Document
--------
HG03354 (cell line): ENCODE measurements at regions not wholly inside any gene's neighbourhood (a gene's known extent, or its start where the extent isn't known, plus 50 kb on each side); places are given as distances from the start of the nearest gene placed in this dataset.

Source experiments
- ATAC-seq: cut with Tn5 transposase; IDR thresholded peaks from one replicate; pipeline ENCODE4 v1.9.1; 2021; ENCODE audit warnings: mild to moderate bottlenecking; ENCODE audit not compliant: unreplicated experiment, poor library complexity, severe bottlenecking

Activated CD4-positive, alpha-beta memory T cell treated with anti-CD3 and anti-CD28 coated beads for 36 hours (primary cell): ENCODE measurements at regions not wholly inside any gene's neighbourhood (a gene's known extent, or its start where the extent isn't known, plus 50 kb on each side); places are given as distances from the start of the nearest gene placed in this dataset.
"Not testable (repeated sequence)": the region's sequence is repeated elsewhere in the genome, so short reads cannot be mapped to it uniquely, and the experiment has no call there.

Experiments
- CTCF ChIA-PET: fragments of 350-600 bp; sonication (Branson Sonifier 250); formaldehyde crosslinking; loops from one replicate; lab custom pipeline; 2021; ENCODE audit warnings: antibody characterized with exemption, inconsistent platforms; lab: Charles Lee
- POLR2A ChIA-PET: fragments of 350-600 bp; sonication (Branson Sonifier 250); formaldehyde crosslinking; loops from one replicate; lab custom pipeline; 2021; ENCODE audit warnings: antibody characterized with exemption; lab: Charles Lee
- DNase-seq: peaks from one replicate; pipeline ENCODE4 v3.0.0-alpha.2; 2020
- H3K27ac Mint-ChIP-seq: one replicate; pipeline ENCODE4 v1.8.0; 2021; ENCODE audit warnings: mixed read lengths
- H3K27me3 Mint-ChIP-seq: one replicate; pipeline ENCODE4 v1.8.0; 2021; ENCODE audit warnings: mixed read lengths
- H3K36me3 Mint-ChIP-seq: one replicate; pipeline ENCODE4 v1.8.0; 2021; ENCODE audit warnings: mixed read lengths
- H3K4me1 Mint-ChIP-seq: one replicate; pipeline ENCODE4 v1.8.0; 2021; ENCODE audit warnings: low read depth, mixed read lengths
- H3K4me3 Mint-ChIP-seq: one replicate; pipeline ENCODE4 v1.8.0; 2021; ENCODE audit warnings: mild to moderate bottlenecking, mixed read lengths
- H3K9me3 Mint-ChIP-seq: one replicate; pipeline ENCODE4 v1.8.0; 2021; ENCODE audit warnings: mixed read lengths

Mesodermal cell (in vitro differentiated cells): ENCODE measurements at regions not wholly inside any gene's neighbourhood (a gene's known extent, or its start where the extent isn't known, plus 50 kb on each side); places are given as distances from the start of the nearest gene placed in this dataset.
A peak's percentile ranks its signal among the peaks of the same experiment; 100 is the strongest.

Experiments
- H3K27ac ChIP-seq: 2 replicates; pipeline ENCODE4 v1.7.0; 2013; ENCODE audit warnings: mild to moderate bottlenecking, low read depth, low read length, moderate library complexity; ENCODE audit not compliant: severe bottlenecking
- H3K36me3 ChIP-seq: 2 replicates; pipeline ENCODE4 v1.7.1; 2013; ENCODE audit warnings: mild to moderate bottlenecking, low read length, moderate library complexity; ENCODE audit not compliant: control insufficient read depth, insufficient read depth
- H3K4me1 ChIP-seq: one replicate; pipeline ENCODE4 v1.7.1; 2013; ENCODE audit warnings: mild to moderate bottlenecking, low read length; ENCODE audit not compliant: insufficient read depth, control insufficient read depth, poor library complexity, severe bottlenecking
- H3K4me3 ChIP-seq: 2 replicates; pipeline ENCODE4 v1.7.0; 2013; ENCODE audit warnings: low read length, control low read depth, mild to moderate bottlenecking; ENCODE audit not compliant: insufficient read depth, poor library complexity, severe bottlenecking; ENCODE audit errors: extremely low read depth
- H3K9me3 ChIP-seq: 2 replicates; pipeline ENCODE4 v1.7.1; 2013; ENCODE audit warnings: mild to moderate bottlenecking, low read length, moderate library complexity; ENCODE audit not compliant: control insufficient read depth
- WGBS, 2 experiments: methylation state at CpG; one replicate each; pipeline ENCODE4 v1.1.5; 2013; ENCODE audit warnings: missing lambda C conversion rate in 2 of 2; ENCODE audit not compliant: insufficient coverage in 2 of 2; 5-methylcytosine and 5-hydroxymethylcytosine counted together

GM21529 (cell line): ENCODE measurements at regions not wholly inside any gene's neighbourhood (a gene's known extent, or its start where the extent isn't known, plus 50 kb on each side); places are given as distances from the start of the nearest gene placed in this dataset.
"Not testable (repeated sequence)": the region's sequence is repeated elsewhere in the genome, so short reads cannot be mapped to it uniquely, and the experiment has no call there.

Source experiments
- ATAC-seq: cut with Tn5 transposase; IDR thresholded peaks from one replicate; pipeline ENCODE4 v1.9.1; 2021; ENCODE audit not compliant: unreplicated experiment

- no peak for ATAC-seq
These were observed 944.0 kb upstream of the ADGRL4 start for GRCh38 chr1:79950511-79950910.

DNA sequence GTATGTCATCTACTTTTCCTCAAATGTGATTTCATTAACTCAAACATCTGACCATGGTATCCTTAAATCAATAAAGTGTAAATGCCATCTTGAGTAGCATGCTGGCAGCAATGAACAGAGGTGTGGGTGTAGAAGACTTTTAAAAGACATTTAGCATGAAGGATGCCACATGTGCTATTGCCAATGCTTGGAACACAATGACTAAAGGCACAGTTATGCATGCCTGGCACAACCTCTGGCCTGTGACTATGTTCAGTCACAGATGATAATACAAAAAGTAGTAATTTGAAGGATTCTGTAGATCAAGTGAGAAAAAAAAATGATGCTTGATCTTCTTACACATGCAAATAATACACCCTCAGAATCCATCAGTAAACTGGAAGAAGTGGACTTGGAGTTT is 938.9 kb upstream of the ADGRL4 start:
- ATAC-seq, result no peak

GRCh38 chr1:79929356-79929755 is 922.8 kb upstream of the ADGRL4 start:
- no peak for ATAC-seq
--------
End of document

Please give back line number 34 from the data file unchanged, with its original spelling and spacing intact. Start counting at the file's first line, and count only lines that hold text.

- no peak for ATAC-seq